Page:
I’m going to make the call now – neither Judith Collins nor Steven Joyce will ever be NZ’s Prime Minister.
When John Key departs, the accepted wisdom seems to be that there will be a battle royal between Ms Collins and Steven Joyce for the succession. Personally, I remain unconvinced that the victor will be either of them. Certainly right now, they appear to be the two titans flanking Key – Joyce, the pragmatic fixer of unfixable problems; and Collins, the ideological arch-conservative. However, political history has a habit of consigning the so-called anointed ones to back-office oblivion by the time their shot at leadership rolls around. I wouldn’t be at all surprised if both Joyce’s and Collins’ stars have both significantly faded by the time Key calls time on his leadership.
The problem for both is one of persona. For Mr Joyce, despite his huge workload and legendary capabilities, his star is almost non-existent to the public. With no electorate, he’s a Grey Man, a behind-the-scenes puller of levers, who gets wheeled out to explain in short soundbites why something isn’t worth worrying about because it’s going to be fixed. Soothing, but dull…
For Ms Collins, the problem is the opposite. One could almost say that she has too much personality, too much of a public persona. And very little of it is likeable. Sure, she may be the darling of the Conservative wing of the National party, but in broader circles, not so much. There’s grudging respect – hell, the nickname “Crusher Collins” says it all – but there it ends. Most times when she’s being interviewed, she comes across as arrogant, dismissive, occasionally vicious.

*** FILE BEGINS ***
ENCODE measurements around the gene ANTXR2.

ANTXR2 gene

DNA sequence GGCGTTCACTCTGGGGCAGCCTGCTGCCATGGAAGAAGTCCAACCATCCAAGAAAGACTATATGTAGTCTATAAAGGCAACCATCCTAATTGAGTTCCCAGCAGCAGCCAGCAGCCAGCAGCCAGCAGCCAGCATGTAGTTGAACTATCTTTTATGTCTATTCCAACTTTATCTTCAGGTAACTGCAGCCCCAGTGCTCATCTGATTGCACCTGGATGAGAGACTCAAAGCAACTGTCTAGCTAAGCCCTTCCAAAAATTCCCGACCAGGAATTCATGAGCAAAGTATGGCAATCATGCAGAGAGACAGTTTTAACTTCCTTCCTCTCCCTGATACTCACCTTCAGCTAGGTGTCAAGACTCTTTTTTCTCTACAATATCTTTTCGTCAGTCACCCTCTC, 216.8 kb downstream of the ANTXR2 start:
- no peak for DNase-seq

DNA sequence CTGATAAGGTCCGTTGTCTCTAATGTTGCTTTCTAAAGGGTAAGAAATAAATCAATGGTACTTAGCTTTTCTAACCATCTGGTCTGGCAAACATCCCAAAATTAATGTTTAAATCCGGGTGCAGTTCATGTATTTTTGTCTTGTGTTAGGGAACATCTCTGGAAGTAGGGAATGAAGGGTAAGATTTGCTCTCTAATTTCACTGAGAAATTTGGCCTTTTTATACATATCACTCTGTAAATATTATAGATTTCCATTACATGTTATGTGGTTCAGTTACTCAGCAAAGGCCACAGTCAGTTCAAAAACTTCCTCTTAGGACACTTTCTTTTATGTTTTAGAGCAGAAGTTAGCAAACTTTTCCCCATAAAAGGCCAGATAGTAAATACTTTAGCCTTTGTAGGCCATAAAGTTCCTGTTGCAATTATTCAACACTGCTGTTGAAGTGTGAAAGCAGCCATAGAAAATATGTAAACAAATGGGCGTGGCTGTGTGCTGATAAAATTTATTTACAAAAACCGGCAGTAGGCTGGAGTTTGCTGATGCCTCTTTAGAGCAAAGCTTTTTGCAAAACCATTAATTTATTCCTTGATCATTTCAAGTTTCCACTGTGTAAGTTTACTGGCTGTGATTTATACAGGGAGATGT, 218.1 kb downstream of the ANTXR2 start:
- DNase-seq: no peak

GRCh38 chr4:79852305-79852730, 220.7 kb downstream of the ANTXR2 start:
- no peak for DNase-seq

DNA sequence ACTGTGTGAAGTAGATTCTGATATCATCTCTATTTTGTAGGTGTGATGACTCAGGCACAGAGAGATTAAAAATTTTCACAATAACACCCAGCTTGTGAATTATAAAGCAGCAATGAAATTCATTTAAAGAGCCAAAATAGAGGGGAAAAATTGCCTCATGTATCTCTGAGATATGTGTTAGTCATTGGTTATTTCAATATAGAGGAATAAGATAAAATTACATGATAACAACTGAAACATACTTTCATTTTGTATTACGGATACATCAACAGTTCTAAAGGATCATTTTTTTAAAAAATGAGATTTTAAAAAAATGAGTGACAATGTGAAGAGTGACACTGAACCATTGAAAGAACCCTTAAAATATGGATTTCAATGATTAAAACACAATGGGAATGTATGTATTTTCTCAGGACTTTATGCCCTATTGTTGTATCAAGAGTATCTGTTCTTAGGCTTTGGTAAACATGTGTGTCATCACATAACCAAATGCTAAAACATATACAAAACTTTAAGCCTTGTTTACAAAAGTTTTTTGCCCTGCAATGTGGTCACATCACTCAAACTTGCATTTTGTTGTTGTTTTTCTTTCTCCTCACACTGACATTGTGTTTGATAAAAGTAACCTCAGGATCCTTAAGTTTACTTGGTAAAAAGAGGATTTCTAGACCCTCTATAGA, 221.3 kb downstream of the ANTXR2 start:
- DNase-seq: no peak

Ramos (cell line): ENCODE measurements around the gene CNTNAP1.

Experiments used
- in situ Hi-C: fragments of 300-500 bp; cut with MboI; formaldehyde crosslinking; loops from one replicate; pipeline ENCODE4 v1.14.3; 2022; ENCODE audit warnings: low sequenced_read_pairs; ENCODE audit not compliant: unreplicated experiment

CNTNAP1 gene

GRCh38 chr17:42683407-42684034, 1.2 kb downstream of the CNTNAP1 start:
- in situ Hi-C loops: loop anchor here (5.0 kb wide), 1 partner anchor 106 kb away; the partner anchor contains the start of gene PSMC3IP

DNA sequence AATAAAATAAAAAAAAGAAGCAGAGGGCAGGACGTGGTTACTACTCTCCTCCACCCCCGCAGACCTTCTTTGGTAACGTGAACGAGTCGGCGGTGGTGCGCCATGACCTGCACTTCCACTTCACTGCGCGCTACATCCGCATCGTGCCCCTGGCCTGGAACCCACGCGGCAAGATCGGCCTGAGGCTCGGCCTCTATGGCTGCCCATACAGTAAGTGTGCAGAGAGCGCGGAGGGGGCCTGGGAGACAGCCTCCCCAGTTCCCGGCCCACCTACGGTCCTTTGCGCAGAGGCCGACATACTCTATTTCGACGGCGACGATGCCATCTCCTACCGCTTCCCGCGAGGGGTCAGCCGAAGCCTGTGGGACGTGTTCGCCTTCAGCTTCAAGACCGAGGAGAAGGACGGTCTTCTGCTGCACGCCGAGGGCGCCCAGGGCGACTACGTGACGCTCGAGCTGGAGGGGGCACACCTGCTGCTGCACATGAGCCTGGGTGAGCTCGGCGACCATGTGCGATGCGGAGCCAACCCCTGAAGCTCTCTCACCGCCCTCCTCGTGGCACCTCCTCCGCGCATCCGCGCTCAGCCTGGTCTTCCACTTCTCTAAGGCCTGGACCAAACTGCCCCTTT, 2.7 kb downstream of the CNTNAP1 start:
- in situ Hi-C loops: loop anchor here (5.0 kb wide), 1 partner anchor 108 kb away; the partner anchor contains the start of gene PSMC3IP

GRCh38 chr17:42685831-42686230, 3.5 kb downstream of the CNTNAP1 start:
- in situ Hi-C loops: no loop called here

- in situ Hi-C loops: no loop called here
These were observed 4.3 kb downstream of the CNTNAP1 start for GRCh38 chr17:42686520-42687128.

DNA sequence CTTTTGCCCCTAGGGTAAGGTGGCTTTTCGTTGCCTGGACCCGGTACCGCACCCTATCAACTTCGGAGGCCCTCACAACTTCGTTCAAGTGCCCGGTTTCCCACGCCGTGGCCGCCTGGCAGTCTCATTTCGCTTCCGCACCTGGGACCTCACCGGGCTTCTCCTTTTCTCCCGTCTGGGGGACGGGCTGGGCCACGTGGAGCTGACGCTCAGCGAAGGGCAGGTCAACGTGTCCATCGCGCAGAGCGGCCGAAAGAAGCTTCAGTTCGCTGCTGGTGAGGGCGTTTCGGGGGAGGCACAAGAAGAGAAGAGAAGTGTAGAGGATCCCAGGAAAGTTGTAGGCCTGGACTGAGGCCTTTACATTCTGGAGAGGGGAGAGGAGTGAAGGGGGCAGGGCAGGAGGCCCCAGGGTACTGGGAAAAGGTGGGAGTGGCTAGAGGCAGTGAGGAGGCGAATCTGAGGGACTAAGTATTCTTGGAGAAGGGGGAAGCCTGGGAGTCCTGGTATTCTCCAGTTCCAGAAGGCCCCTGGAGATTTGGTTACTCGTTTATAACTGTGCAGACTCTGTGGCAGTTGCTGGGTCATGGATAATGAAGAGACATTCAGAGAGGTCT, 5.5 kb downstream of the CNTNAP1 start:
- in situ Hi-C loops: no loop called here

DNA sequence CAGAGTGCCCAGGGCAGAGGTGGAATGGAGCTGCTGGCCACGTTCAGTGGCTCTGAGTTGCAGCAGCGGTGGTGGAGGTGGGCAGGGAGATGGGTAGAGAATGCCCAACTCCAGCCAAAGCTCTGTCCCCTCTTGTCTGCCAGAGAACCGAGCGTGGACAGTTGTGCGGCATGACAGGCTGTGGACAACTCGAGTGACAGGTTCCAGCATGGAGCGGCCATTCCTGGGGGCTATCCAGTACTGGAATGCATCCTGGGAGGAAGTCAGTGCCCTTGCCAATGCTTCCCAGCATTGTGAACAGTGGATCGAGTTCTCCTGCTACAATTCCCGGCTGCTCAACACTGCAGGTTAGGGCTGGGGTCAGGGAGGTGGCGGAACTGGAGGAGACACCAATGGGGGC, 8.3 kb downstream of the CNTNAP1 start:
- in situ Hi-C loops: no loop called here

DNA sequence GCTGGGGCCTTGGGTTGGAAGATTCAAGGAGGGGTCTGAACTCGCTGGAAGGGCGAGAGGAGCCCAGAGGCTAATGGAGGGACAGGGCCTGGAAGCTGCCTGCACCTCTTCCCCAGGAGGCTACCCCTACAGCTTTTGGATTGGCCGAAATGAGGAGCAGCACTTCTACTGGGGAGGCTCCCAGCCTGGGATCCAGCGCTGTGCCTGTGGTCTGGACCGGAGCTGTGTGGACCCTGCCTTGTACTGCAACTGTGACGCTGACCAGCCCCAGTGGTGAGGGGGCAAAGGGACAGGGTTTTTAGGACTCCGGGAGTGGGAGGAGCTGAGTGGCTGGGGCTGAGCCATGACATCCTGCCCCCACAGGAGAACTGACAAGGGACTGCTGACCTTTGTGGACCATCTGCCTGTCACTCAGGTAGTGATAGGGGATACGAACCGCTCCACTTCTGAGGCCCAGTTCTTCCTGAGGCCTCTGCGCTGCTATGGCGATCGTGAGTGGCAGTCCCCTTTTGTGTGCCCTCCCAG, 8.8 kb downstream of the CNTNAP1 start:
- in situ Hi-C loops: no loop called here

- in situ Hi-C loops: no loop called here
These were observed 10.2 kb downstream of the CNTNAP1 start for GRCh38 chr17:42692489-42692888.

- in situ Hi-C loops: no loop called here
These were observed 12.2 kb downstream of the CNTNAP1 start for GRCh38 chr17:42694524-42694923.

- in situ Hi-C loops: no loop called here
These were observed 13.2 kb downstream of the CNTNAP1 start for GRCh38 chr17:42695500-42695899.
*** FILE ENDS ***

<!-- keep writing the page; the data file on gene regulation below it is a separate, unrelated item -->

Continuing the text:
The thing about arrogance is that people love to see it all come crashing down. Schadenfreude anyone? And of course, Judith Collins has just invited all of her enemies (both without and within the National party) to tap-dance on what may end up being the gravestone of her leadership ambitions. She’s now apparently on final warning from John Key, after withholding details of a dinner in China with senior members of Oravida. Key is reported to have stated that Collins had “mislead by omission” and that her actions and led “to the perception of a conflict of interest” which was “unacceptable”. That’s a severe dressing down.
But the bit that says everything you need to know about Collins and why she’ll never be Prime Minister?
Collins confirmed she was forced to give an explanation to Key this morning about the lapse but refused to confirm if she had apologised to him.
If she hasn’t by now worked out when to provide a full mea culpa and move on, starving a story of oxygen, then she’ll never learn. Politicians are almost by definition arrogant egotists (why else would they hunger after public office?); the important thing to learn is when to climb down and humble oneself. Collins’ overweening pride will be her undoing, long before she gets the chance to have a crack at the Prime Ministership.